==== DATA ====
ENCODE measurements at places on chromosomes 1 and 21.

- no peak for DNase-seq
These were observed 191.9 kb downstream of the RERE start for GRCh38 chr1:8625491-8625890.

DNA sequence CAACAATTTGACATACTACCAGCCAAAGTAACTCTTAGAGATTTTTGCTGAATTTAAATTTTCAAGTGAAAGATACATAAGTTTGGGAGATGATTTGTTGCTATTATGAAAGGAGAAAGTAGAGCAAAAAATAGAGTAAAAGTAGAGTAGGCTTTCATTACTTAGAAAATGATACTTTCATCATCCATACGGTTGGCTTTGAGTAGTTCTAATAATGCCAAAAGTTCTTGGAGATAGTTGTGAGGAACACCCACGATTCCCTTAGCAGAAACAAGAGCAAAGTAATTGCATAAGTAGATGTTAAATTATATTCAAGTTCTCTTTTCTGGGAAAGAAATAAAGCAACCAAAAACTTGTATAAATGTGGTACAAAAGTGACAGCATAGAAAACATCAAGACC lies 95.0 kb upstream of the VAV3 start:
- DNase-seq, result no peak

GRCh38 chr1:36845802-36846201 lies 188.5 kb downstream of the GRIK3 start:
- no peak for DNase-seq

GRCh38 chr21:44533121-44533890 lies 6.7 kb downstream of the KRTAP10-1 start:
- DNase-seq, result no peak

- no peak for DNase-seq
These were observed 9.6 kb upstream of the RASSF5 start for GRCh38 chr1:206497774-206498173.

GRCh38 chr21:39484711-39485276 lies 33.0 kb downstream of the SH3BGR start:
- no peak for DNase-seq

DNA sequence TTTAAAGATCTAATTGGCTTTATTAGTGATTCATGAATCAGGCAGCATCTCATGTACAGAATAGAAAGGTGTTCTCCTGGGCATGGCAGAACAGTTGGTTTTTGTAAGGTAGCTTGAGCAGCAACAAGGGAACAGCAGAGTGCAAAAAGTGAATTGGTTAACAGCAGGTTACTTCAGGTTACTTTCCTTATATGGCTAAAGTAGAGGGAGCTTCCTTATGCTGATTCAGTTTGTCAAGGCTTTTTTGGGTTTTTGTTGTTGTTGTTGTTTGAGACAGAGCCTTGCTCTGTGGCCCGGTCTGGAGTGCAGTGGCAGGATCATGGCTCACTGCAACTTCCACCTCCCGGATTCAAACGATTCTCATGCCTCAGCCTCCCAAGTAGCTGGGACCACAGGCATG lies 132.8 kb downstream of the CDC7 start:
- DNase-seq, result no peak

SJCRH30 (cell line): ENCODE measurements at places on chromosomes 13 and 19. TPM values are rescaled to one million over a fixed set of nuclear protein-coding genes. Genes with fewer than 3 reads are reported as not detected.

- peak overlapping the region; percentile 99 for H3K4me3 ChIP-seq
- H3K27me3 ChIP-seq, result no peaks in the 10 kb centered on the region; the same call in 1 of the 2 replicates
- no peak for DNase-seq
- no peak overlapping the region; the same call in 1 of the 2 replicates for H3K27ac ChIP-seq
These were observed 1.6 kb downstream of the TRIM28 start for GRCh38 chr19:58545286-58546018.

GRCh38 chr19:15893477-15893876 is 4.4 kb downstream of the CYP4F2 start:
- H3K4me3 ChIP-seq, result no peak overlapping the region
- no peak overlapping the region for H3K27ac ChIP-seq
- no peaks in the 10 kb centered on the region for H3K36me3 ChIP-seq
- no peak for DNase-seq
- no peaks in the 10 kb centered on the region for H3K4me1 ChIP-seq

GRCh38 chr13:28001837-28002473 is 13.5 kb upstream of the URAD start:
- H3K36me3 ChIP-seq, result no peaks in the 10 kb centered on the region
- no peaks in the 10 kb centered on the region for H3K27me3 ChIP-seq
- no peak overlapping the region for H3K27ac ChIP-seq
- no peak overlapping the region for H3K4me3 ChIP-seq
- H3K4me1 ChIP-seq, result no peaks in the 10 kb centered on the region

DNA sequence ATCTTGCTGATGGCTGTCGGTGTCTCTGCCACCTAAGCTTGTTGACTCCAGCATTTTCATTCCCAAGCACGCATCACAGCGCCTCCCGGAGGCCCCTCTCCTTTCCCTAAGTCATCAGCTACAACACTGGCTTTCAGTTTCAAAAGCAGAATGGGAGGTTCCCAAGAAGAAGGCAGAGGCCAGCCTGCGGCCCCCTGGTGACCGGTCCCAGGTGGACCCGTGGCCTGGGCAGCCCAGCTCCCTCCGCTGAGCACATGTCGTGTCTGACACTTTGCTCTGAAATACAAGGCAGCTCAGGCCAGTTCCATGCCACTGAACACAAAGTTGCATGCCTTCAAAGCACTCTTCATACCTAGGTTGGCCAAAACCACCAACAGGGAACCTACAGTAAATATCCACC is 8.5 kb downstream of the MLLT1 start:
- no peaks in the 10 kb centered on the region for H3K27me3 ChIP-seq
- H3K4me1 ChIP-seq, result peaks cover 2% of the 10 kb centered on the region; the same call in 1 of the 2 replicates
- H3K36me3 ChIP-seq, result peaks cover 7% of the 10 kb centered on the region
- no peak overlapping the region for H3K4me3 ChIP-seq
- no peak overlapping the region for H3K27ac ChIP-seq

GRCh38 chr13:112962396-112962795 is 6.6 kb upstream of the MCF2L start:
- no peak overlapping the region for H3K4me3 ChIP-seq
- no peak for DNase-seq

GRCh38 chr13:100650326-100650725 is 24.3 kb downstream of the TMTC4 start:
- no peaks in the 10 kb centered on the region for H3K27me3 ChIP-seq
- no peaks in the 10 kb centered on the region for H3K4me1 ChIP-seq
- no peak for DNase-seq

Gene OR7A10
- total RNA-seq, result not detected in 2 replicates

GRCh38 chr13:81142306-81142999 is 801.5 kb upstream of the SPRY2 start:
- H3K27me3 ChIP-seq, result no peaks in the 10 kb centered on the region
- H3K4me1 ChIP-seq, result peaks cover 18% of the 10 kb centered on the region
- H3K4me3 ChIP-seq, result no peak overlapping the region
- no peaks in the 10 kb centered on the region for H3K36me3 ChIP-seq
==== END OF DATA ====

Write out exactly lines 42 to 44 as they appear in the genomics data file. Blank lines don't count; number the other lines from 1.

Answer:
- no peak for DNase-seq

GRCh38 chr13:100650326-100650725 is 24.3 kb downstream of the TMTC4 start:
- no peaks in the 10 kb centered on the region for H3K27me3 ChIP-seq